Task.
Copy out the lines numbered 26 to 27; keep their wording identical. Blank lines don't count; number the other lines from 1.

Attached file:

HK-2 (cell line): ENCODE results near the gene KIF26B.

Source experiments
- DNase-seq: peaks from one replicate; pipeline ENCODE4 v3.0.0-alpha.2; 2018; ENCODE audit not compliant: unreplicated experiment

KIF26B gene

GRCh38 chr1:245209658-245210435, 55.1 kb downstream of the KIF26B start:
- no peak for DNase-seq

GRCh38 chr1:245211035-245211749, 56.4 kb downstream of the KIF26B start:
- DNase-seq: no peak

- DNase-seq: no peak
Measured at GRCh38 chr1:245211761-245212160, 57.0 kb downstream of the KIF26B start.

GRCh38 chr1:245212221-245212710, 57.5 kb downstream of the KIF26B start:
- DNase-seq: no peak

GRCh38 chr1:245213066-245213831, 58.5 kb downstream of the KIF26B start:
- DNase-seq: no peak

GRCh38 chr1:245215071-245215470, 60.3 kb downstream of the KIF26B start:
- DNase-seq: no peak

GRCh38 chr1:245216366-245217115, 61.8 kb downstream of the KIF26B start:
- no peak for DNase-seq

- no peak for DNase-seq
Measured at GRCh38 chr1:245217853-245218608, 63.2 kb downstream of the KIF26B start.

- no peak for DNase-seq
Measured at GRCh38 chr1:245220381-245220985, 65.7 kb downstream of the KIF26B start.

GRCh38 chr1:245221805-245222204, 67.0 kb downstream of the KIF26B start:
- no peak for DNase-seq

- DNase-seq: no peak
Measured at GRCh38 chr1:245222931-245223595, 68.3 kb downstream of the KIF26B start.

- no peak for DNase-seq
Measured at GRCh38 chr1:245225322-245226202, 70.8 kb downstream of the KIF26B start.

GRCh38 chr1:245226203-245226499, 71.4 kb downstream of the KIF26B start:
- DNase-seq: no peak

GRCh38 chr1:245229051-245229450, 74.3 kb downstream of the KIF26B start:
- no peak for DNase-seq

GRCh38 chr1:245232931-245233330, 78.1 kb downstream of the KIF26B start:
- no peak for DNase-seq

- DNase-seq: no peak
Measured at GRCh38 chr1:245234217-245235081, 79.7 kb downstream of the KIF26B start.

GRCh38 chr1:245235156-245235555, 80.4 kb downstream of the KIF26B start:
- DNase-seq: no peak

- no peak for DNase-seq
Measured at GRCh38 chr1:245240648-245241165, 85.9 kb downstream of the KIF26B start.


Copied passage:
Measured at GRCh38 chr1:245222931-245223595, 68.3 kb downstream of the KIF26B start.

- no peak for DNase-seq